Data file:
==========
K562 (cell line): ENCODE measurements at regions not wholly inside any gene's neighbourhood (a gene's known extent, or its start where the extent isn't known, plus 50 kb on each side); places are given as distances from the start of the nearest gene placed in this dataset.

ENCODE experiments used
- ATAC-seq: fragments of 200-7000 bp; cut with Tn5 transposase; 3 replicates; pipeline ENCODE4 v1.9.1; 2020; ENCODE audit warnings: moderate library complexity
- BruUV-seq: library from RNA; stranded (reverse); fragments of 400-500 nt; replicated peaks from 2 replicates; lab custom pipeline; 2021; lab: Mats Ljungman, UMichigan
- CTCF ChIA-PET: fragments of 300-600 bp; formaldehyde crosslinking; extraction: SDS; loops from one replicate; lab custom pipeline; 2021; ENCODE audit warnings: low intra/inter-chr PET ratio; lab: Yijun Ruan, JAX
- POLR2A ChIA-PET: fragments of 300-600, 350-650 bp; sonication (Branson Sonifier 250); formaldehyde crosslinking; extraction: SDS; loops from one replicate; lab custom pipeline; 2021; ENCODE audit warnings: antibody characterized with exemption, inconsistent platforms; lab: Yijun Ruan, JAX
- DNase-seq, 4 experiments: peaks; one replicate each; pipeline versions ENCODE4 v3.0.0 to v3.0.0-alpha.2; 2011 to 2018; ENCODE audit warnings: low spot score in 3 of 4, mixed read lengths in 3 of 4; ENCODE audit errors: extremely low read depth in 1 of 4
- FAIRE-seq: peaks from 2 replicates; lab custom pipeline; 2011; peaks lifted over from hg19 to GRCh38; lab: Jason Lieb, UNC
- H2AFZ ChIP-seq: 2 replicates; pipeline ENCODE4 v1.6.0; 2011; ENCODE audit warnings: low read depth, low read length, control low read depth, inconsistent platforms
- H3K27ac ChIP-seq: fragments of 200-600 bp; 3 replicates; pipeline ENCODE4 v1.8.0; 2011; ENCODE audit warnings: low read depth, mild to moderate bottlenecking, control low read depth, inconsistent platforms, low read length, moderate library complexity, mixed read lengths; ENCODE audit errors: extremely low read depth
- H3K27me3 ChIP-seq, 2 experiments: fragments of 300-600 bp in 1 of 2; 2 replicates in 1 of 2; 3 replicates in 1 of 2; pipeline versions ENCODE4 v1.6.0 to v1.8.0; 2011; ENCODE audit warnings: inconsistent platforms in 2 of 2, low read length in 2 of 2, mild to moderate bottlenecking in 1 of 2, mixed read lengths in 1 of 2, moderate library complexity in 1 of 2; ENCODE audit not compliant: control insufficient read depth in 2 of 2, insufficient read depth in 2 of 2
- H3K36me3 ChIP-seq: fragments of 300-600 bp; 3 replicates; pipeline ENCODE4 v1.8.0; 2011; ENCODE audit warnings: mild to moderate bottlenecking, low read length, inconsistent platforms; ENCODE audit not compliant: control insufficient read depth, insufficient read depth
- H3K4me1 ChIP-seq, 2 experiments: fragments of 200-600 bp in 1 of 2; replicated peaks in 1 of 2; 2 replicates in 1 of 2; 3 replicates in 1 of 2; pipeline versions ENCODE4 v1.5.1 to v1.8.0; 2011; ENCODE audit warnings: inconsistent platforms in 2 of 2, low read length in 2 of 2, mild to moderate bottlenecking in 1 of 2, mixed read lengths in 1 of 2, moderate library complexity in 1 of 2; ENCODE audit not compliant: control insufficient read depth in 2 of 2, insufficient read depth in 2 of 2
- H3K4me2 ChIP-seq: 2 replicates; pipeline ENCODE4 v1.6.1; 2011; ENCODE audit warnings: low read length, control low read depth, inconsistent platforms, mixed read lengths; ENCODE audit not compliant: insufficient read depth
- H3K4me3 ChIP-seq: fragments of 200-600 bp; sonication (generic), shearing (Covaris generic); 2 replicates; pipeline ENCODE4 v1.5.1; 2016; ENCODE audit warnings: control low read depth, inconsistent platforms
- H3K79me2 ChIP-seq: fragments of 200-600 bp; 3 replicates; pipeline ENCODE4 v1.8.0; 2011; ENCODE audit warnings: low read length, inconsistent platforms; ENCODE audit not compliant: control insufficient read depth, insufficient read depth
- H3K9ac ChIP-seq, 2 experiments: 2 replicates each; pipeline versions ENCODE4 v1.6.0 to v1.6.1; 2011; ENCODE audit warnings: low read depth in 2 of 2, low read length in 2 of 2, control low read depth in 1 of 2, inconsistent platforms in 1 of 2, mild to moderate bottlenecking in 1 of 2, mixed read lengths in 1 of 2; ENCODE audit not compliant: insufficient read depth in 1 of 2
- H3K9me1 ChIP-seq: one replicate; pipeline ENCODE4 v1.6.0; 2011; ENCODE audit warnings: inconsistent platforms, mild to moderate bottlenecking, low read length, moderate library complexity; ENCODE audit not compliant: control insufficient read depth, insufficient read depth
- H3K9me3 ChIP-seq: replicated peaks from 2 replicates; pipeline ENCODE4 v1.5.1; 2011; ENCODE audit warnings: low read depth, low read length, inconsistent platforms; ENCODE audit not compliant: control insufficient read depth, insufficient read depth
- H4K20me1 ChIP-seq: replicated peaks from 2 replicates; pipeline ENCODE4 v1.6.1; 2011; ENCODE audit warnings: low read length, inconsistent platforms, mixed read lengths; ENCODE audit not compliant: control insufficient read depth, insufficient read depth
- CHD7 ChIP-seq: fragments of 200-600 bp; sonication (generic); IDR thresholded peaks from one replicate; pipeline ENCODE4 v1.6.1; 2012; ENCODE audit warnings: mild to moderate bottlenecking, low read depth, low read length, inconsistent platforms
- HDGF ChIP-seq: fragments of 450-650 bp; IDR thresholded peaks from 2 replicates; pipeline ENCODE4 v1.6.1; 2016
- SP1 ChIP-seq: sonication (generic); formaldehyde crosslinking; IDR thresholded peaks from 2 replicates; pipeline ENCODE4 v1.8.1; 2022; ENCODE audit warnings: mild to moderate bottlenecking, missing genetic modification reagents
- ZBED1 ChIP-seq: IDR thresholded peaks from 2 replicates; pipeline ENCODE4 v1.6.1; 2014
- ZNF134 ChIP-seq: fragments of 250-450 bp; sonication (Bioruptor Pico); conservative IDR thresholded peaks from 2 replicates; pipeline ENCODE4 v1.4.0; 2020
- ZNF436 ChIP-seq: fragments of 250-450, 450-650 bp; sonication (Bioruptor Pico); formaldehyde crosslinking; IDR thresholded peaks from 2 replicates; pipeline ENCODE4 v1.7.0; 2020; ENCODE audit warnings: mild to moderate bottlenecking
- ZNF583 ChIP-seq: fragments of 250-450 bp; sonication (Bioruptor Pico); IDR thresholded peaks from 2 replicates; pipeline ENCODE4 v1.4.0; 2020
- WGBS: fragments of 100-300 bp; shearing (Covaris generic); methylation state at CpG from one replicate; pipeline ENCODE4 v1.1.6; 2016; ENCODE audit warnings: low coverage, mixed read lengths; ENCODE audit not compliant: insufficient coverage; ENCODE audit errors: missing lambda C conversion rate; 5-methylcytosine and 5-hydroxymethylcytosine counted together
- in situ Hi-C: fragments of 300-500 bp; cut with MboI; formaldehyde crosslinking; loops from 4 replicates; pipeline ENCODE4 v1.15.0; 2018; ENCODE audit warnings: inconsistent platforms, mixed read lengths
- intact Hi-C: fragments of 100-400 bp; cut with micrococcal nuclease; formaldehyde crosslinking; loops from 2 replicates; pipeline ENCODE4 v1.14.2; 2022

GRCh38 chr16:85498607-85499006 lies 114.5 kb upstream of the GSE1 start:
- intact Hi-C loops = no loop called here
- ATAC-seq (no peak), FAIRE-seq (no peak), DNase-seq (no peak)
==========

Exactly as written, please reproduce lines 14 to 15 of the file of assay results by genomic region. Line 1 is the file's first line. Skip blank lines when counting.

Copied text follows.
- H3K4me2 ChIP-seq: 2 replicates; pipeline ENCODE4 v1.6.1; 2011; ENCODE audit warnings: low read length, control low read depth, inconsistent platforms, mixed read lengths; ENCODE audit not compliant: insufficient read depth
- H3K4me3 ChIP-seq: fragments of 200-600 bp; sonication (generic), shearing (Covaris generic); 2 replicates; pipeline ENCODE4 v1.5.1; 2016; ENCODE audit warnings: control low read depth, inconsistent platforms